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Police associations meet with Rams over players' demonstration

Two police associations met with St. Louis Rams officials on Monday to discuss the "hands up" gesture made by players on the field.
Players on the St. Louis Rams put their hands up to show support for Michael Brown before a game on Nov. 30, 2014 in St. Louis, Mo. (Photo by Jeff Curry/USA Today Sports/Reuters)
St. Louis Rams wide receiver Stedman Bailey (12) and wide receiver Tavon Austin (11) and tight end Jared Cook (89) and wide receiver Chris Givens (13) and wide receiver Kenny Britt (81) put their hands up to show support for Michael Brown before a game on Nov. 30, 2014 in St. Louis, Mo.

The five St. Louis Rams football players who held their arms up in the “hands up, don’t shoot” gesture first seen on the streets of Ferguson, Missouri, have set off a firestorm of controversy. The move, which took place at the start of Sunday night’s game against the Oakland Raiders, drew a sharp rebuke from the St. Louis Police Officers Association (SLPOA). The organization called the demonstration “tasteless, offensive and inflammatory."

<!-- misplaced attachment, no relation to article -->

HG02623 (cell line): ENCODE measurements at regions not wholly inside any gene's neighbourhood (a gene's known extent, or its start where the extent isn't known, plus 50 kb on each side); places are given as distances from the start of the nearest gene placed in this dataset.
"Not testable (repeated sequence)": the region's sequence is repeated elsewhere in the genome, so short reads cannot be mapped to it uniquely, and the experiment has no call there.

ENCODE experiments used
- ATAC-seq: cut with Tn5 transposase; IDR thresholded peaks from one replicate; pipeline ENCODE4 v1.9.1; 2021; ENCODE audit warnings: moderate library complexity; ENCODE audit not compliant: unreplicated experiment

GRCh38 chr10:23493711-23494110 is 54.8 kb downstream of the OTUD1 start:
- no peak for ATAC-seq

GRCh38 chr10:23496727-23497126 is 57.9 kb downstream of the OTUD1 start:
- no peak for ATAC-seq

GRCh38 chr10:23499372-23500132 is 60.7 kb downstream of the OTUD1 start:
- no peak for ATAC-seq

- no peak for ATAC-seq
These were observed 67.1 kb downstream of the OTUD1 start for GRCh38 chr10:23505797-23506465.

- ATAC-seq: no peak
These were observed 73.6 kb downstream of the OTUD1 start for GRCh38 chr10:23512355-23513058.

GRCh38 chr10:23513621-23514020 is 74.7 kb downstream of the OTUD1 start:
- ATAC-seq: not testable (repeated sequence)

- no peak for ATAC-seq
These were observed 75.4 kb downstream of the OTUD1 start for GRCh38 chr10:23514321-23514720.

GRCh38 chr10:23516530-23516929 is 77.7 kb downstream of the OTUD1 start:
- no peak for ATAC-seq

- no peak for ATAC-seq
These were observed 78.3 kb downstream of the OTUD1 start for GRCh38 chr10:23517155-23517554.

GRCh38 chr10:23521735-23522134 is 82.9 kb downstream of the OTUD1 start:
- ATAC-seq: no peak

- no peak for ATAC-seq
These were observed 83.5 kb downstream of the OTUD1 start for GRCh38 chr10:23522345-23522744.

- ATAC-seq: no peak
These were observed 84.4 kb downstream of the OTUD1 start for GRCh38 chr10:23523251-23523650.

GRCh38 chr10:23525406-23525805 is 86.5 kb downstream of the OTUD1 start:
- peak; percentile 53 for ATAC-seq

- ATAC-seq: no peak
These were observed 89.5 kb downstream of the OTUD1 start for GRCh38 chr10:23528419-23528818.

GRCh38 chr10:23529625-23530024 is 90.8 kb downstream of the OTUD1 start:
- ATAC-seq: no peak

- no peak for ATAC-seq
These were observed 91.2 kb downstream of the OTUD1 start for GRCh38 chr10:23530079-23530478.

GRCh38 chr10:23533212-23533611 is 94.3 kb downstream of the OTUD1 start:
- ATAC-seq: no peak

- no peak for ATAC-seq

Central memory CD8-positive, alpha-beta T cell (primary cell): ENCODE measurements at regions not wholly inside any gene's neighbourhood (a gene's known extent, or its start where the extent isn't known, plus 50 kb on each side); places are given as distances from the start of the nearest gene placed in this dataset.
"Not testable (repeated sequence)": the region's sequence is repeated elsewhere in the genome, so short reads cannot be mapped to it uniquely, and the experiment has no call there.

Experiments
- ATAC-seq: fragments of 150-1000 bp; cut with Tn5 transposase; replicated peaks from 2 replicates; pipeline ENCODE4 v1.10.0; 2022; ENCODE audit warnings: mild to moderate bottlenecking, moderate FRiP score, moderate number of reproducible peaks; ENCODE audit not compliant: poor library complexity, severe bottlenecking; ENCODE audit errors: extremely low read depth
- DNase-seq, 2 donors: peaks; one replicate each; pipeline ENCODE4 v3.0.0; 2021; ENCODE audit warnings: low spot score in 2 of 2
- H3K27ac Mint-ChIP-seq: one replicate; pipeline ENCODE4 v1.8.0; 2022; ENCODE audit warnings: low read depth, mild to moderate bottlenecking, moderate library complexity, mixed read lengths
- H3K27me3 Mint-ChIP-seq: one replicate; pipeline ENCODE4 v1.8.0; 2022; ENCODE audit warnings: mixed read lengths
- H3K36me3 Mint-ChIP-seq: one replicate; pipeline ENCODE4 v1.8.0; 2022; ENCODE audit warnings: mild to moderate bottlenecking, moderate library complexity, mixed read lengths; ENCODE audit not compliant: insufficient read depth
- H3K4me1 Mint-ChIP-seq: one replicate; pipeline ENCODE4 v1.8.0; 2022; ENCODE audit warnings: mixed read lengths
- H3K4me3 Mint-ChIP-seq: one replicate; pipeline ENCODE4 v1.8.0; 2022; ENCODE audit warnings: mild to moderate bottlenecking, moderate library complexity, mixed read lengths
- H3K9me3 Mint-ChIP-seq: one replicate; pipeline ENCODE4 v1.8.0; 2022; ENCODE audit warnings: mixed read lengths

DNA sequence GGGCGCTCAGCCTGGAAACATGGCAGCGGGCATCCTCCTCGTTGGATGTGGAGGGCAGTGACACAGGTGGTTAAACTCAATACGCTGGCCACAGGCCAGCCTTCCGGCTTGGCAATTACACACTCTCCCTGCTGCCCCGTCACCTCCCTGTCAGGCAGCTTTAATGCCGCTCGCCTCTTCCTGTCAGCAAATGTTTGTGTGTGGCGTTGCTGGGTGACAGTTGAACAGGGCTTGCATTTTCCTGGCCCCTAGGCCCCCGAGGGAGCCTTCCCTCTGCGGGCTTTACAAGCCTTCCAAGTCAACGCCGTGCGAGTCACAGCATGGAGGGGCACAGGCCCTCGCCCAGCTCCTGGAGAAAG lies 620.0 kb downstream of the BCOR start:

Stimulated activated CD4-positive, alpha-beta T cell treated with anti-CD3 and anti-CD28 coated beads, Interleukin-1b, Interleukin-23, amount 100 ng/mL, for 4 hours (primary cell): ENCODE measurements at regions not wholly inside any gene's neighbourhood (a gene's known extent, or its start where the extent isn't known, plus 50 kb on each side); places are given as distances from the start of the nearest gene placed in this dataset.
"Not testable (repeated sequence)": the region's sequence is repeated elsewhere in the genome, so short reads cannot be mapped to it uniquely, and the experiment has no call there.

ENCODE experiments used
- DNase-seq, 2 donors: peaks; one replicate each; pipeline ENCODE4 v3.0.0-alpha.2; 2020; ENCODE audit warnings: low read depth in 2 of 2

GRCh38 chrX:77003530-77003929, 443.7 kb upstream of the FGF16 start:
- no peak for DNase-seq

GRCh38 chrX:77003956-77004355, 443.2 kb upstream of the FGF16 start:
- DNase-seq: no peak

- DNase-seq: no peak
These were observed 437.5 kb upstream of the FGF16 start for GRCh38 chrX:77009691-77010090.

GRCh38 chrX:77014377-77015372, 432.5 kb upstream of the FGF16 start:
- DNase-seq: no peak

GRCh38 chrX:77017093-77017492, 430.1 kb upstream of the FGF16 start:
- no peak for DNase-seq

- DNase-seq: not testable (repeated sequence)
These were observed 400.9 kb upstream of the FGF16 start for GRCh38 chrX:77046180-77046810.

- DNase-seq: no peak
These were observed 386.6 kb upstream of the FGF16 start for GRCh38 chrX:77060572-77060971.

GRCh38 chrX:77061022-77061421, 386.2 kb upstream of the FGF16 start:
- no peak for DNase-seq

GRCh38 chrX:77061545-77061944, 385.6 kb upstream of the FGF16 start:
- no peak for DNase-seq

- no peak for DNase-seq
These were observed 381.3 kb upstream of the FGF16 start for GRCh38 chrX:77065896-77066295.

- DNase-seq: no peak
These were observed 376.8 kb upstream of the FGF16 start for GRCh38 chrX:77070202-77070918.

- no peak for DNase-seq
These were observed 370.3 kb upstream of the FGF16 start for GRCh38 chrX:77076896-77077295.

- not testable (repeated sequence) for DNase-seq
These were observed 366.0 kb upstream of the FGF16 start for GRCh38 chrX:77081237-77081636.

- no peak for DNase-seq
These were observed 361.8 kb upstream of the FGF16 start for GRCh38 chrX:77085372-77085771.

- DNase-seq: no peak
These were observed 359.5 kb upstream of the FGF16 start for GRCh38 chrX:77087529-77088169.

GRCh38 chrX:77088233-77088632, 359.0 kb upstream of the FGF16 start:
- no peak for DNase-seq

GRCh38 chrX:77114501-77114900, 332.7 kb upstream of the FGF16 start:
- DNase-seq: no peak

SLPOA, along with the St. Louis County Police Association, met with the leadership of the Rams on Monday to discuss the incident. The two police organizations described the talks as “productive but very preliminary” and noted that they hoped to continue the discussion later in the week. St. Louis Police Chief Sam Dotson also joined in the meeting, and Rams officials spoke by phone with St. Louis County Police Chief Jon Belmar.

RELATED: Rams' 'hands up, don't shoot' protest part of a sports tradition

The "hands up" gesture “has become synonymous with assertions that Michael Brown was innocent of any wrongdoing and attempting to surrender peacefully when Wilson, according to some now-discredited witnesses, gunned him down in cold blood,” said a statement released by the SLPOA, which earlier called on the NFL to punish the players involved.

"We made some progress today and we had a healthy interaction with the Rams,” SLPOA Business Manager Jeff Roorda said in the statement. “We feel strongly that they better understand our perspective and the perspective of the law-abiding citizens that support law enforcement."

Meanwhile, the players themselves are sticking by their actions.

“I just think there has to be a change,” Cook told the Associated Press on Sunday. “There has to be a change that starts with the people that are most influential around the world.